A prize les­son in bal­anc­ing ex­pec­ta­tion with re­al­ity

Nelson Mail - - Opinion - Elise Voll­weiler

My son won a prize in a colour­ing-in com­pe­ti­tion the other day. In the­ory, this is good news. When the text came through from Count­down, say­ing ‘‘Emme – I hope I’ve got that right [she hadn’t; our fault for giv­ing our kids weird names] – has won a prize’’, I said, ‘‘Oh!’’.

And then I said, ‘‘Oh dear’’.

The thing is, I’ve got two sons. They both en­tered the com­pe­ti­tion. The small one, who was the prize win­ner, wouldn’t have par­tic­u­larly no­ticed or cared if an ac­co­lade had gone his brother’s way. The big one would have.

Ear­lier this year, Emre also won a soft toy in a colour­ing-in com­pe­ti­tion at his kindy, and Ducky (who, now that I think about it, is most def­i­nitely a chicken) has been a prized pos­ses­sion ever since.

It’s not that he shows any for­mi­da­ble prow­ess at colour­ing-in, al­though he does ex­hibit an early ta­lent for form­ing cir­cles. For all I know, the win­ners were drawn out of a hat.

Maybe he’s just lucky. His kinder­garten en­try was snarled with Sel­lotape, and when I dropped it off to the spon­sor­ing real es­tate com­pany, I felt the need to sheep­ishly ex­plain that the tape was in fact part of his artis­tic vi­sion. When I walked back out to my car, I could see the staff gig­gling hys­ter­i­cally through the win­dow – as­sumedly in ap­pre­ci­a­tion, be­cause, well, he won Ducky.

From this ex­pe­ri­ence, how­ever, my older son got it in his head that when you en­ter a colour­ing-in com­pe­ti­tion, you get a re­ward. Cause and ef­fect.

He com­pleted one when we were vis­it­ing my fam­ily down south a few weeks ago, and was most con­cerned about how they would get his prize to him when we re­turned to Motueka. (Moot point, in­ci­den­tally.)

I at­tempted to gen­tly ex­plain to him that en­ter­ing did not equal win­ning, but it prob­a­bly wasn’t my best or most at­ten­tive par­ent­ing, be­cause I’m pretty sure he still doesn’t grasp that the process is not quite that lin­ear.

Now, I’ve been as dis­parag­ing as any­one about the in­creas­ingly com­mon so­ci­etal theme that ‘‘ev­ery child wins a prize’’, but it turns out that it’s much eas­ier to keep your sneer in­tact when it’s not your own flesh and blood, full of hope and ex­pec­ta­tion.

I strongly be­lieve in the im­por­tance of build­ing re­silience in our chil­dren. I’m try­ing to keep my two wee snowflakes strong. They’re still so lit­tle, though, and haven’t re­ally been ex­posed to a world that judges their ef­forts be­side other peo­ple’s and gives them a pass or a fail.

De­spite this, the five-year-old al­ready cares about that stuff, more than I’d like him to. It comes from within him – he gets frus­trated if some­thing doesn’t turn out ‘‘right’’.

In his eyes, peo­ple have an in­deli­ble spe­cialty area in life, and that’s that. His skewed logic and ex­pe­ri­ence means that I have the la­bel of Best Fixer, be­cause I am the go-to for ripped book pages and bat­tery re­place­ments in toys.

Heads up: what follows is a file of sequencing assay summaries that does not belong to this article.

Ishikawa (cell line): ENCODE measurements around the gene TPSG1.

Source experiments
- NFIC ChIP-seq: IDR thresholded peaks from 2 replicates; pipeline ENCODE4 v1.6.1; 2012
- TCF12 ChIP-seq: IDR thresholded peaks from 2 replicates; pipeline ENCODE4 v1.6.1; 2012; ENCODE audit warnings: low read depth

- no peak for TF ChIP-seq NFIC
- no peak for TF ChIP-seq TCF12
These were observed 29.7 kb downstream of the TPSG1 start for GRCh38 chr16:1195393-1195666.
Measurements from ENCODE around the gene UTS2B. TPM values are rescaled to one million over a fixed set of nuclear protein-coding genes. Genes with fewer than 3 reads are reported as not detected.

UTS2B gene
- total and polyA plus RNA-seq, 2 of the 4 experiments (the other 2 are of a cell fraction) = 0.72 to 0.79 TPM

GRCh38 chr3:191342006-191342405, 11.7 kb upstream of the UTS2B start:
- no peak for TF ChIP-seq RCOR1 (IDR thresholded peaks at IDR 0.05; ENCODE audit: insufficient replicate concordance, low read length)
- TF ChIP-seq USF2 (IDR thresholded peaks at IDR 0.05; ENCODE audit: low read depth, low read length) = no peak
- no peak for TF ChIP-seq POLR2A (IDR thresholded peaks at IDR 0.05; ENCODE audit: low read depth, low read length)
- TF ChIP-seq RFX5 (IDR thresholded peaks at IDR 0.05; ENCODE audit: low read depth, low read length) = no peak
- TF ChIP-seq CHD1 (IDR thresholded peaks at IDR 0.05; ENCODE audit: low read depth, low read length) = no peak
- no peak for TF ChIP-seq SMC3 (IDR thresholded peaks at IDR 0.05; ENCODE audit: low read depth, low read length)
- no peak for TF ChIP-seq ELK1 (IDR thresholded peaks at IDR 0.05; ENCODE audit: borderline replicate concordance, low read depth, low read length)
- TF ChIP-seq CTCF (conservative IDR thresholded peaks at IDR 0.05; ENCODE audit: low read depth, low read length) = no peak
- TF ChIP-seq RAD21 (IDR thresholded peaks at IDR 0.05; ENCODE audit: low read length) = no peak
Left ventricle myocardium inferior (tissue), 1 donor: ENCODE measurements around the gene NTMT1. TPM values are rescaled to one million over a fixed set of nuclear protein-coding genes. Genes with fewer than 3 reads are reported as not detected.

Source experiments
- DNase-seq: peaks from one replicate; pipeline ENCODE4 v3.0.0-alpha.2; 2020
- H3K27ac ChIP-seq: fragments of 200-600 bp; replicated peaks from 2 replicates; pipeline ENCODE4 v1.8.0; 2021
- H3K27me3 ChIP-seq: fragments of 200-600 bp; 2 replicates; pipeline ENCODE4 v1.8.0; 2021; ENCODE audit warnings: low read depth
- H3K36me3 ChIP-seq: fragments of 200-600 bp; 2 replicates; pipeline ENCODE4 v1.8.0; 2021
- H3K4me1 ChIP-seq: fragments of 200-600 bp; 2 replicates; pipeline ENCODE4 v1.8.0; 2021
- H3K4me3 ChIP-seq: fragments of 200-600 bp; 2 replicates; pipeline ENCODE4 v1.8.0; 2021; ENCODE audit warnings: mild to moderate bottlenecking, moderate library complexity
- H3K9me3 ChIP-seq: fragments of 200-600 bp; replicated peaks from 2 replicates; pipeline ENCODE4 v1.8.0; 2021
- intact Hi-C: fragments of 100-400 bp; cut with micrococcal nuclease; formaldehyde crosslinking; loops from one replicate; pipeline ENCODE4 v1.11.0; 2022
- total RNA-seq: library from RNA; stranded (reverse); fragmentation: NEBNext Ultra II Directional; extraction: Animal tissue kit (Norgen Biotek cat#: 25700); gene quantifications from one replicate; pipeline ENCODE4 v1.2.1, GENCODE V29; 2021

I am also the Cleaner-Up of Spills and Dropped Items. Th­ese ti­tles evoke very dif­fer­ent feel­ings of pride and ir­ri­ta­tion in me – I hope I’m not too far off a pro­mo­tion.

Mean­while, his Dad knows ev­ery­thing about bees, ever.

Emre, at three, is the farm and trac­tor ex­pert, and so is the au­thor­ity on ques­tions such as, ‘‘Why do an­i­mals have tails?’’. (The an­swer, in case you’re cu­ri­ous, is that ‘‘if they didn’t have tails, they couldn’t swoosh them’’.)

A steady por­tion of my par­ent­ing time with my old­est is fo­cused around con­ver­sa­tions that the world isn’t made up of things that are right and wrong, and that all skills can be de­vel­oped with prac­tice and pa­tience.

Last week I led him into the kitchen so that we could ex­am­ine the frag­ile ir­reg­u­lar­i­ties of an iris in a vase, af­ter he scrib­bled out one of his draw­ings be­cause his flower petals weren’t the same size.

So that’s why I com­pletely over­thought the colour­ing-in sit­u­a­tion, los­ing per­spec­tive of whether I was sen­si­bly shel­ter­ing him or just be­ing a mol­ly­cod­dling cop-out for not want­ing to ad­here to the ba­sic con­se­quences of a sim­ple com­pe­ti­tion.

My part­ner’s re­sponse to it all was, ‘‘Well, we’ll just get Mil­lan a prize, too’’.

I’m still not sure if it’s the right de­ci­sion, but it was ex­actly what I was hop­ing to hear.

The next time we were at the su­per­mar­ket, Mil­lan cov­eted a P J Masks mug, and usu­ally he’d be given a flat no as the trol­ley was fer­ried briskly along the aisle.

On this day, how­ever, I stopped. ‘‘Well, love, you know how you both en­tered that colour­ing com­pe­ti­tion here? Well, Emre won a prize, and Dad and I thought . . .’’

I’ve been as dis­parag­ing as any­one about the in­creas­ingly com­mon so­ci­etal theme that ‘ev­ery child wins a prize’.

What do you do when your two chil­dren en­ter a com­pe­ti­tion and only one wins? Time for a les­son in re­silience – and a bit of peace­mak­ing.

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